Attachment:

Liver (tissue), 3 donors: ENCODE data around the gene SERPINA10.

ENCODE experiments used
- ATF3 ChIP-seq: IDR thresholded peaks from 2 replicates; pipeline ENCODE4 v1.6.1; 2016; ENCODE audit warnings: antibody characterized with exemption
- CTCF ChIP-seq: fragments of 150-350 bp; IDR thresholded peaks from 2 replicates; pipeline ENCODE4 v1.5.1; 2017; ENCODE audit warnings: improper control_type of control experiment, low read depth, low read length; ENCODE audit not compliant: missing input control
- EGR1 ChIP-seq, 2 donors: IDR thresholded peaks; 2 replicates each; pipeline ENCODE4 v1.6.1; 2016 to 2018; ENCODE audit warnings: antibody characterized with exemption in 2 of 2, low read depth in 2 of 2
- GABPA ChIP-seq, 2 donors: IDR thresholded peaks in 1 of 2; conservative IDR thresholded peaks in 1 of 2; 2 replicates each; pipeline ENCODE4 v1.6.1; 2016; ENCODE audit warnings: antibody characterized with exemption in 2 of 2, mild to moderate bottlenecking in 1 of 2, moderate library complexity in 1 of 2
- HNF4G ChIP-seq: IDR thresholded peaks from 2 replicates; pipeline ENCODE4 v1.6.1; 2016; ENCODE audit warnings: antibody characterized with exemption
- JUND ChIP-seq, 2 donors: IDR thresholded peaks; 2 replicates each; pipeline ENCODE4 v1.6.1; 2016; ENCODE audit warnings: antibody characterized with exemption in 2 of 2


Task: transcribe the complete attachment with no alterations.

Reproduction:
Liver (tissue), 3 donors: ENCODE data around the gene SERPINA10.

ENCODE experiments used
- ATF3 ChIP-seq: IDR thresholded peaks from 2 replicates; pipeline ENCODE4 v1.6.1; 2016; ENCODE audit warnings: antibody characterized with exemption
- CTCF ChIP-seq: fragments of 150-350 bp; IDR thresholded peaks from 2 replicates; pipeline ENCODE4 v1.5.1; 2017; ENCODE audit warnings: improper control_type of control experiment, low read depth, low read length; ENCODE audit not compliant: missing input control
- EGR1 ChIP-seq, 2 donors: IDR thresholded peaks; 2 replicates each; pipeline ENCODE4 v1.6.1; 2016 to 2018; ENCODE audit warnings: antibody characterized with exemption in 2 of 2, low read depth in 2 of 2
- GABPA ChIP-seq, 2 donors: IDR thresholded peaks in 1 of 2; conservative IDR thresholded peaks in 1 of 2; 2 replicates each; pipeline ENCODE4 v1.6.1; 2016; ENCODE audit warnings: antibody characterized with exemption in 2 of 2, mild to moderate bottlenecking in 1 of 2, moderate library complexity in 1 of 2
- HNF4G ChIP-seq: IDR thresholded peaks from 2 replicates; pipeline ENCODE4 v1.6.1; 2016; ENCODE audit warnings: antibody characterized with exemption
- JUND ChIP-seq, 2 donors: IDR thresholded peaks; 2 replicates each; pipeline ENCODE4 v1.6.1; 2016; ENCODE audit warnings: antibody characterized with exemption in 2 of 2